God’s Word for You
Psalm 119:15-16 Do not neglect his word
by Pastor Timothy Smith on Sunday, April 16, 2023
15 I meditate on your precepts
and consider your ways.
16 I delight in your statutes;
I will not neglect your word.
These verses conclude the beth or second stanza of the Psalm. We see the poet delighted by the word of God, a thought that repeats many times. In these two verses, he describes his journey of study in the word: I meditate, I consider, I delight. The word “delight” in the first line of verse 16 is an unusual form. Most readers will not be very enlightened to know the details of this word. (It is an obscure hithpalpel imperfect form of the verb sha’a’ but formed by metathesis into the word ‘eshta’sha’). But a little study will help us to observe that the root word usually means “to delight in” something or to play, such as when a baby is “bounced on the knee” (Isaiah 66:12). Here it seems to mean “I delighted myself” with the word of God. So meditation on the word, long consideration of the meaning of what God has said, has become a delight, so dear that it is like the sport we enjoy with babies, making them giggle and laugh in the pure delight of play with no sin attached in any way. The word of God gives a sinless joy, free from temptations and doubts, a lightness that comes from the true freedom given by God in his promises of forgiveness, salvation, and peace. His ways lead us to such joy.
Then verse 16 concludes with a negative statement which is nothing less than the third use of the law: “I will not neglect your word.” This is a roundabout way of saying: “I will keep up my study of your word, day by day.” The turn of phrase, “do not neglect,” is not uncommon:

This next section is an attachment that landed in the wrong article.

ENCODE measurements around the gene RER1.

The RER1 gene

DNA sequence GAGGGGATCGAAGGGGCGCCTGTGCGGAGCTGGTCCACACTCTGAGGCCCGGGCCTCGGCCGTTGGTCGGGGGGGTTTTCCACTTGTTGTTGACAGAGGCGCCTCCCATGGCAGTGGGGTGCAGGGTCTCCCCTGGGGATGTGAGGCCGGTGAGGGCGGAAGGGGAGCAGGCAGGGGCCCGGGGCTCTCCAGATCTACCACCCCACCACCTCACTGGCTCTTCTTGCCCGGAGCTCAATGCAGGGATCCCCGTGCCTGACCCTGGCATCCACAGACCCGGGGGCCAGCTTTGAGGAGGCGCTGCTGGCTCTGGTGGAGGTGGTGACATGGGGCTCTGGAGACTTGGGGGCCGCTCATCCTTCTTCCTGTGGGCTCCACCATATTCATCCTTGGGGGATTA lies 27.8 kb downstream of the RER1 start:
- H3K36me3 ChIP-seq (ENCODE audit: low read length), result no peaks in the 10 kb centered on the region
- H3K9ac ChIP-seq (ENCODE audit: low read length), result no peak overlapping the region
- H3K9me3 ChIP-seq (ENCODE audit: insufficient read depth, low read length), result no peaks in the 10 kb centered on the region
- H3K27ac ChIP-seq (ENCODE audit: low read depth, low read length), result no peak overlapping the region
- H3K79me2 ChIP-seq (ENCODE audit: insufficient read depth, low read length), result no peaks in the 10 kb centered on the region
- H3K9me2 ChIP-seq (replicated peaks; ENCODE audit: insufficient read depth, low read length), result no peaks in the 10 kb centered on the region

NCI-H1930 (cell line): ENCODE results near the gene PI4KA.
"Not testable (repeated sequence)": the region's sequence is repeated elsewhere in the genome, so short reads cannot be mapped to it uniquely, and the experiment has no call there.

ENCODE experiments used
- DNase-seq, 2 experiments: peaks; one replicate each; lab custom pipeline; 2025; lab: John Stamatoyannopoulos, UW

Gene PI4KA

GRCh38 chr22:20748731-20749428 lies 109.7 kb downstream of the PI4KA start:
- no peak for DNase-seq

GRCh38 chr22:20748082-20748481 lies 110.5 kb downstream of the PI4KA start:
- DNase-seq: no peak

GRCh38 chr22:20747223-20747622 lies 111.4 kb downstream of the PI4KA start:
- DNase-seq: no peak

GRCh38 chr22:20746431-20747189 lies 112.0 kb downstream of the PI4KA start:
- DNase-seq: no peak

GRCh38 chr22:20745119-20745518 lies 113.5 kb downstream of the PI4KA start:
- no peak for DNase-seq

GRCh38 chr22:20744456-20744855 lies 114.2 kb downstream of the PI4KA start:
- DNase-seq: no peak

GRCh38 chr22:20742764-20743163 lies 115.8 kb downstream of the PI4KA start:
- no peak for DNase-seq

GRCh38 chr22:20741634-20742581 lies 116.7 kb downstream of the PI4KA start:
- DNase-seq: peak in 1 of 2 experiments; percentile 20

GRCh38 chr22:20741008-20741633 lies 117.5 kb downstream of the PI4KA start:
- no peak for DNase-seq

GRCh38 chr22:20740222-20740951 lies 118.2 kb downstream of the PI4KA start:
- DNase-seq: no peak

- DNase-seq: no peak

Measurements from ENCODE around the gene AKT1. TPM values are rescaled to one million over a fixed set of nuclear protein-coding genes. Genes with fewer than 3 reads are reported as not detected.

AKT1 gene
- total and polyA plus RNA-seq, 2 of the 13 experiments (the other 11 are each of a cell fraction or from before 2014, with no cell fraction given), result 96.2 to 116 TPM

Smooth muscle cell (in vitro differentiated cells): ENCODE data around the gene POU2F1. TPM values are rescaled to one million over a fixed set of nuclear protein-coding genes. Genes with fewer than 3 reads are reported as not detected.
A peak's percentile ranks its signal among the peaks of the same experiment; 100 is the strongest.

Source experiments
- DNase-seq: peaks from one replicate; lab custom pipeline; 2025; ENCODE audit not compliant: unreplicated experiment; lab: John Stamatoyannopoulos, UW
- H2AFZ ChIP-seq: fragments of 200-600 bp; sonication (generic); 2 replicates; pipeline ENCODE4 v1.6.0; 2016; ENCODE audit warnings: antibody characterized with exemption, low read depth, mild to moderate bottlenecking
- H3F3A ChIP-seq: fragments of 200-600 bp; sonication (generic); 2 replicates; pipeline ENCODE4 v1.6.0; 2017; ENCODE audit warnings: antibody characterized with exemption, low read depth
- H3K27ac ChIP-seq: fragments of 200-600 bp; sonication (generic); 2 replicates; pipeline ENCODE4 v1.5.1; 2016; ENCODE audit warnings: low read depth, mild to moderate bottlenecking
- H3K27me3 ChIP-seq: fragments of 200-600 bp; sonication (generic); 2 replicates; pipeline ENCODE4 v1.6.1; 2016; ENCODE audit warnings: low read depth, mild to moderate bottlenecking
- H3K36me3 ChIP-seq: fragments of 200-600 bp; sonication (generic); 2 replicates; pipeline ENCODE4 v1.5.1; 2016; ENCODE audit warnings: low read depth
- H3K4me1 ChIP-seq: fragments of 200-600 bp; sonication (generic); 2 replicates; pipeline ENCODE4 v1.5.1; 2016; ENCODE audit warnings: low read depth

“Do not neglect to do good and share what you have” (Hebrews 13:16).
“Do not neglect to show hospitality to strangers, for thereby some have entertained angels without knowing it” (Hebrews 13:2).
“Do not neglect the ministers (Levites) living in your town” (Deuteronomy 14:27).
“Do not neglect the gift you have” (1 Timothy 4:14).
“We will not neglect the house of our God” (Nehemiah 10:39).
And although it is in the apocrypha it is most certainly true: “Do not neglect your mother” (Tobit 4:3).
Finally: “Listen to instruction and do not neglect it” (Proverbs 8:33).
This isn’t just a verse for a scholar. Ordinary Christians benefit from regular, daily study of the word of God. And there are different benefits from different kinds of study. Tearing through many chapters in a day can serve to keep the big picture in sight. About a year ago I got hold of a small notebook and decided that for my annual read through the Bible I would write down one verse from every chapter. It could be something profound, something I had not given much thought to before, something that struck me, or (I imagined) just the last verse if nothing else turned up. I thought the process might slow me down, but it did just the opposite. I was constantly eager to read just a little more, and I ended up reading through from cover to cover in about eleven weeks. On the other hand, a slower path, especially through the Gospels and Epistles, can cause the reader to consider details that are easily overlooked.
Another way of “not neglecting” the Word is to change commonly used verses for similar ones when we write, speak, teach, or pray. For example, when I feed my pets I pray a meal prayer, giving thanks to God for taking care of them. Usually I end with Proverbs 12:10, “The righteous man cares for the needs of his animal,” but sometimes another verse comes to mind, like Psalm 50:10, “Every animal of the forest is [yours, O Lord], and the cattle on a thousand hills.” Or a version of Genesis 8:1, “God remembers the man, and all the wild animals, and the livestock with him.” There is more than one proof passage for every doctrine, and although we want to keep things simple and clear when we teach our children, we benefit from meditating on all of God’s precepts, from considering his ways, from delighting ourselves with his statutes, and from not neglecting his word.
Pastor Timothy Smith